Pyramids

A sunrise view from Balanced Rock of Brown's Mountain and Cone Mountain, taken from the Balanced Rock Trail in McDowell Sonoran Preserve in Scottsdale, Arizona on October 24, 2020. Original: _CAM5688.arw

I stood beside Balanced Rock at sunrise, in the distance Brown’s Mountain and Cone Mountain, two pyramids formed by nature rather than vainglorious kings. Perhaps because of the gently sloping boulder beneath my feet the height above the desert floor didn’t trigger my vertigo, even the peak of Brown’s Mountain is kind enough that I can climb it so long as I avoid some of the edges. Some trails here force me to turn around but that’s both nothing new and fine besides, as trails we have aplenty.

I met a fellow hiker with his dog who was enjoying being back on the trails after getting both knees replaced. He obviously loved her and said she was his first dog and knew now he’d never again be without one. A cyclist was there who moved from the Pacific Northwest at the start of our long dry summer, he and his wife bought bikes and were learning to ride on the many trails. I assured him it is always so lovely but not always so hot.

He noted I must have made a beeline to arrive by sunrise, I only do it sometimes as at heart I like to walk and wonder. On a hike weeks earlier I noted in my journal I “was really dawdling along for the first hour, Ellie would have been so proud!” As much as I love hiking, my favorite walks were bimbling around with her as we followed her nose through our old Portland neighborhood. These little ones grab hold of your heart and never let go, even after they’re gone. So too these lands, though we are the ones who must leave.

Art in the Park

A large seed pod sculpture sits in front of a palo verde and a leaning saguaro at George Doc Cavalliere Park in Scottsdale, Arizona on October 16, 2020. Original: _CAM5533.arw

Dotting the short hiking trail at Cavalliere Park, a multi-use park near our house, are seed pod sculptures by Jeff Zischke. I love how naturally they are placed in the landscape, they remind me of animal sculptures we saw years ago at an Audubon Center in Maine. This is one of the larger ones, sitting just uphill from the basketball courts, near a saguaro as obliging as it is beautiful as it leans over to more easily fit into the picture.

Welcome to the Jungle

My 2020 Lexus UX250h is visible through the trees at George Doc Cavalliere Park in Scottsdale, Arizona on September 15, 2020. Original: _RAC5865.arw

If it feels like an eternity since I last went hiking it isn’t too far from the truth, but at least since I’ve been able to work at home a few days this week I was able one evening to go to a nearby park for a quick one mile hike with my wife. Nobody on the trail but us, perhaps not surprising given it was a weekday and near sunset the heat hovered around 100 degrees. I’ve always liked when I get a glimpse of my car through the trees on the way back from a hike, this time I even remembered to take a picture.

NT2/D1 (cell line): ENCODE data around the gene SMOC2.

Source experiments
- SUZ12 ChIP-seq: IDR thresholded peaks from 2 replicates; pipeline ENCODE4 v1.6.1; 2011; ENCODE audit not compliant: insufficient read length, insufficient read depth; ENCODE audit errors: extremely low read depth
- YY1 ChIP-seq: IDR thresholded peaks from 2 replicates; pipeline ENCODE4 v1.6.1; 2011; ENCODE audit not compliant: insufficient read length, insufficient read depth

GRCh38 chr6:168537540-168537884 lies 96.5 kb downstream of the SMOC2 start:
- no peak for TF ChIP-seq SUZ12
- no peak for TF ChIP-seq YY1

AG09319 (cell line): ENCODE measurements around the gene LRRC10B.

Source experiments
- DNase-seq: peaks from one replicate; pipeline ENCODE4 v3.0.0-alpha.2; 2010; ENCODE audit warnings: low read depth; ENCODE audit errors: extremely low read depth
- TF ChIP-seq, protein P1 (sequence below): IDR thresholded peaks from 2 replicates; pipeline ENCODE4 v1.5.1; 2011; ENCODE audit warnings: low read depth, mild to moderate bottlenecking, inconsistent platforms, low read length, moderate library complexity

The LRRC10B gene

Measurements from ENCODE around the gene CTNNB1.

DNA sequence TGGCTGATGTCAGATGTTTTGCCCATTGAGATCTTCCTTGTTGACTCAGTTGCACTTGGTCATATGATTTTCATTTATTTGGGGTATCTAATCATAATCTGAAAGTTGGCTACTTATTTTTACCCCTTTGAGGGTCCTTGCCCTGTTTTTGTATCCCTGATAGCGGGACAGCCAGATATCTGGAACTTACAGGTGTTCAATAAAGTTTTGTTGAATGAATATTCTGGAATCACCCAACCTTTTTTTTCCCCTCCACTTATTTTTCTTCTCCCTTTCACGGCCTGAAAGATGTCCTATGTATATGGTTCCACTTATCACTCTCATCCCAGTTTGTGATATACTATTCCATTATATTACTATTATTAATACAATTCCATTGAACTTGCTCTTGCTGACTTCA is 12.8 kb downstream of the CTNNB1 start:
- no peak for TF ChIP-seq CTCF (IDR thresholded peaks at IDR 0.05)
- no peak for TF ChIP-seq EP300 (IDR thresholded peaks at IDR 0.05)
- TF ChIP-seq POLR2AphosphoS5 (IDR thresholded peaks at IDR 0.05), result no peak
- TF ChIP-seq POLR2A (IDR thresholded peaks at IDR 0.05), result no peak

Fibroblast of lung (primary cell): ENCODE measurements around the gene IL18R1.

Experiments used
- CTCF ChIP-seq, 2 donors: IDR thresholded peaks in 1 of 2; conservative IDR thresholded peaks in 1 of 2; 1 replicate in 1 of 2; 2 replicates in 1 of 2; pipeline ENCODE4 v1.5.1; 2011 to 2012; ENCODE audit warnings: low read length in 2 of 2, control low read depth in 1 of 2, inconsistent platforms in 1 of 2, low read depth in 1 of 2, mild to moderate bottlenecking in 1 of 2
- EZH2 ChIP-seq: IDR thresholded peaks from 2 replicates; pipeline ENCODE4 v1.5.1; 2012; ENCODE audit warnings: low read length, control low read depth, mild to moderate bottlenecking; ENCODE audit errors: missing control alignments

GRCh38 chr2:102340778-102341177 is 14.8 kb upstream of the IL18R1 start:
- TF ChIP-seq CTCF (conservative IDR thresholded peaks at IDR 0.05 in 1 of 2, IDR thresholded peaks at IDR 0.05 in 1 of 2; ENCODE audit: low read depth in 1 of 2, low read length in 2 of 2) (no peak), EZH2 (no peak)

Williamson’s Sapsucker

A male Williamson's sapsucker perches on a tree peppered with holes on the Cerro Grande Route in Bandelier National Monument in New Mexico in May 2007. Original: _MG_7688.cr2

A trip to New Mexico in 2007 provided my one and only view of the lovely Williamson’s sapsucker, this is a male perched on a favorite tree. They prefer Ponderosa Pine forests and that’s not a habitat I’ve been in much since. You can see the irregular and regular pattern of holes he’s drilled into the tree to encourage it to secrete the sap he craves. It was a wonderful trip although it had far more import than I could have known as when it came time to look for work a decade later, it got me thinking of New Mexico, which got me thinking about Arizona, and here we are.

A male Williamson's sapsucker shows off his red neck patch and yellow belly while perched on a tree lined with holes on the Cerro Grande Route in Bandelier National Monument in New Mexico in May 2007. Original: _MG_7714.cr2

A male Williamson's sapsucker perches on a tree peppered with holes on the Cerro Grande Route in Bandelier National Monument in New Mexico in May 2007. Original: CRW_6328.crw

One Year

Our dog Ellie looks off camera as she stands in the dog park of Irving Park with a flowering tree behind her, taken in the Irvington neighborhood of Portland, Oregon in April 2017

Oh pup. It’s been one year since we had to say goodbye to Ellie, a year where I still miss her rather intently at times, not unexpected given the strength of the bond that formed over her long life. The picture is three years old, taken near the start of our morning walk on a lovely spring morning when we still had a year left in Portland and two years with her. She was such a comfort in difficult times, our time together was such a blessing.

Winter Bright

A male phainopepla perches in a tree early on a winter morning on the Marcus Landslide Trail in McDowell Sonoran Preserve in Scottsdale, Arizona in December 2019

Our winter skies are brightened by the dark forms of phainopepla, I love walking down the trails and hearing their quiet voices from the other side of trees. This one is from an early December morning on the Marcus Landslide Trail, I haven’t been hiking in about six weeks (!!!), partially from wanting to minimize exposure to others and partially from being exhausted. I’d like to try some of the wider and less popular trails as it would be beneficial mentally and physically but we’ll see how tomorrow goes. So far the weekend has been a lot of curling up for naps with the cats before yard work in the evenings.